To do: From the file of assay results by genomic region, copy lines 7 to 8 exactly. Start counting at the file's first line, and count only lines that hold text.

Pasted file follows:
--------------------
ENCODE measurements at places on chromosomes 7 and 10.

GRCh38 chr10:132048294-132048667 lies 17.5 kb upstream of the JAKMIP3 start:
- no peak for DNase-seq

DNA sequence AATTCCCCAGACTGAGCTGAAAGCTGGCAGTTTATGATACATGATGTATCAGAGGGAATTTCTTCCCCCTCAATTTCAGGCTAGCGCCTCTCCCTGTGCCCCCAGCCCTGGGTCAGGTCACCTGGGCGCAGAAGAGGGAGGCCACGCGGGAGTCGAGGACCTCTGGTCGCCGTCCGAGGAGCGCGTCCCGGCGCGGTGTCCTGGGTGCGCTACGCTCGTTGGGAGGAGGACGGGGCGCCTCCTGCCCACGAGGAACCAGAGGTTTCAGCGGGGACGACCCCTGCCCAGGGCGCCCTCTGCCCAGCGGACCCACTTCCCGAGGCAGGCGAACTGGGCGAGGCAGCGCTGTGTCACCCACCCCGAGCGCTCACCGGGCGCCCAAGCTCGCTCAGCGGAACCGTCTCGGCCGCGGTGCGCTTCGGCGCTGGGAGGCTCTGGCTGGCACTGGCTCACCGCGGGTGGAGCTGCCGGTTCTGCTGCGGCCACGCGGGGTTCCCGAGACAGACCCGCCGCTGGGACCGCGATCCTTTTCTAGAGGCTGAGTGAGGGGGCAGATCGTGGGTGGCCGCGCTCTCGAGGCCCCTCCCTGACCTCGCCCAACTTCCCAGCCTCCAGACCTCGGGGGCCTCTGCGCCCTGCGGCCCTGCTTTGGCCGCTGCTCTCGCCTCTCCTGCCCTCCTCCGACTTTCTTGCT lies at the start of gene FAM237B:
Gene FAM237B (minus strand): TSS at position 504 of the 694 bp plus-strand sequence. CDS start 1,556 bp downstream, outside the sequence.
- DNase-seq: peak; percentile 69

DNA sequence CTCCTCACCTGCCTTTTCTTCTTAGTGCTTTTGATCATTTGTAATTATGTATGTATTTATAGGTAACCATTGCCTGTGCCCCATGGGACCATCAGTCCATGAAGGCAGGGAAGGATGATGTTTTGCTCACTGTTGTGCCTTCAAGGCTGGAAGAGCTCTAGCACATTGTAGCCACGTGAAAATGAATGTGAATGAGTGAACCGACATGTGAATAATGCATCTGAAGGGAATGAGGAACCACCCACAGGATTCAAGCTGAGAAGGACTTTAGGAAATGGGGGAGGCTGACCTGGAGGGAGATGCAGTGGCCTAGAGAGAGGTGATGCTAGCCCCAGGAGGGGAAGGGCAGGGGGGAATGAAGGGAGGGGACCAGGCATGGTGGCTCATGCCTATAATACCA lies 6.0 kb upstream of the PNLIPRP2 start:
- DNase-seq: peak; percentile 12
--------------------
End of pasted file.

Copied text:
DNA sequence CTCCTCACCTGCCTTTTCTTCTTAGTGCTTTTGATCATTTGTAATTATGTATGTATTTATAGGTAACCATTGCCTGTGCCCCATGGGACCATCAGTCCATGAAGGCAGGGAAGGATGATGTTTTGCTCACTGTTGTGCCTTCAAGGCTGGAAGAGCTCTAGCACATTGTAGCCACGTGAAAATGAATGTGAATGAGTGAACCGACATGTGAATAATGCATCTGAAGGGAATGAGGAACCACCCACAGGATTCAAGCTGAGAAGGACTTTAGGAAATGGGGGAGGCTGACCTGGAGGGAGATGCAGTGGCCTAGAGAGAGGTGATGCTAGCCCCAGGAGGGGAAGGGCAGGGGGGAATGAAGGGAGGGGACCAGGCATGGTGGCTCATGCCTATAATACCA lies 6.0 kb upstream of the PNLIPRP2 start:
- DNase-seq: peak; percentile 12